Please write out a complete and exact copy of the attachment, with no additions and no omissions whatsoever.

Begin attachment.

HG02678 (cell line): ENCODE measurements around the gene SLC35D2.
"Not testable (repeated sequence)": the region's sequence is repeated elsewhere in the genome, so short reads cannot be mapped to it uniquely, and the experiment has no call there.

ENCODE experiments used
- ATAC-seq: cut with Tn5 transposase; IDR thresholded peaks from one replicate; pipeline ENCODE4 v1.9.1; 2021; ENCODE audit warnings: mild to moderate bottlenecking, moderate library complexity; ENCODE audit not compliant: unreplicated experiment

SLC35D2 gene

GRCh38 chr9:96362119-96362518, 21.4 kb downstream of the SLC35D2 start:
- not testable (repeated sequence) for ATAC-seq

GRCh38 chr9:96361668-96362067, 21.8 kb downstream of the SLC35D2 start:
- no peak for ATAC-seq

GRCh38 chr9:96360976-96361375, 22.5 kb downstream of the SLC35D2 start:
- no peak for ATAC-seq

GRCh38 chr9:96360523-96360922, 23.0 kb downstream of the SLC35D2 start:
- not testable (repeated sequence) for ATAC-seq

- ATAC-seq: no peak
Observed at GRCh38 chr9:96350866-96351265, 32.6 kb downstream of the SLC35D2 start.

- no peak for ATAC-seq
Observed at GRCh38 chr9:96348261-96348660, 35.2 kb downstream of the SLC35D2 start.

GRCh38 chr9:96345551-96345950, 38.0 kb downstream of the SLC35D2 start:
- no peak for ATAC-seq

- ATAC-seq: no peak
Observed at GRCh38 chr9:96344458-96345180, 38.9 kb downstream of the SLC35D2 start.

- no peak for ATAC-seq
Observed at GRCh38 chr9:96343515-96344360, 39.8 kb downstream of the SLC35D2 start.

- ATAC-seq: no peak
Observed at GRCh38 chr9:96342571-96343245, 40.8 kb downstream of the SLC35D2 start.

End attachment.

HG02678 (cell line): ENCODE measurements around the gene SLC35D2.
"Not testable (repeated sequence)": the region's sequence is repeated elsewhere in the genome, so short reads cannot be mapped to it uniquely, and the experiment has no call there.

ENCODE experiments used
- ATAC-seq: cut with Tn5 transposase; IDR thresholded peaks from one replicate; pipeline ENCODE4 v1.9.1; 2021; ENCODE audit warnings: mild to moderate bottlenecking, moderate library complexity; ENCODE audit not compliant: unreplicated experiment

SLC35D2 gene

GRCh38 chr9:96362119-96362518, 21.4 kb downstream of the SLC35D2 start:
- not testable (repeated sequence) for ATAC-seq

GRCh38 chr9:96361668-96362067, 21.8 kb downstream of the SLC35D2 start:
- no peak for ATAC-seq

GRCh38 chr9:96360976-96361375, 22.5 kb downstream of the SLC35D2 start:
- no peak for ATAC-seq

GRCh38 chr9:96360523-96360922, 23.0 kb downstream of the SLC35D2 start:
- not testable (repeated sequence) for ATAC-seq

- ATAC-seq: no peak
Observed at GRCh38 chr9:96350866-96351265, 32.6 kb downstream of the SLC35D2 start.

- no peak for ATAC-seq
Observed at GRCh38 chr9:96348261-96348660, 35.2 kb downstream of the SLC35D2 start.

GRCh38 chr9:96345551-96345950, 38.0 kb downstream of the SLC35D2 start:
- no peak for ATAC-seq

- ATAC-seq: no peak
Observed at GRCh38 chr9:96344458-96345180, 38.9 kb downstream of the SLC35D2 start.

- no peak for ATAC-seq
Observed at GRCh38 chr9:96343515-96344360, 39.8 kb downstream of the SLC35D2 start.

- ATAC-seq: no peak
Observed at GRCh38 chr9:96342571-96343245, 40.8 kb downstream of the SLC35D2 start.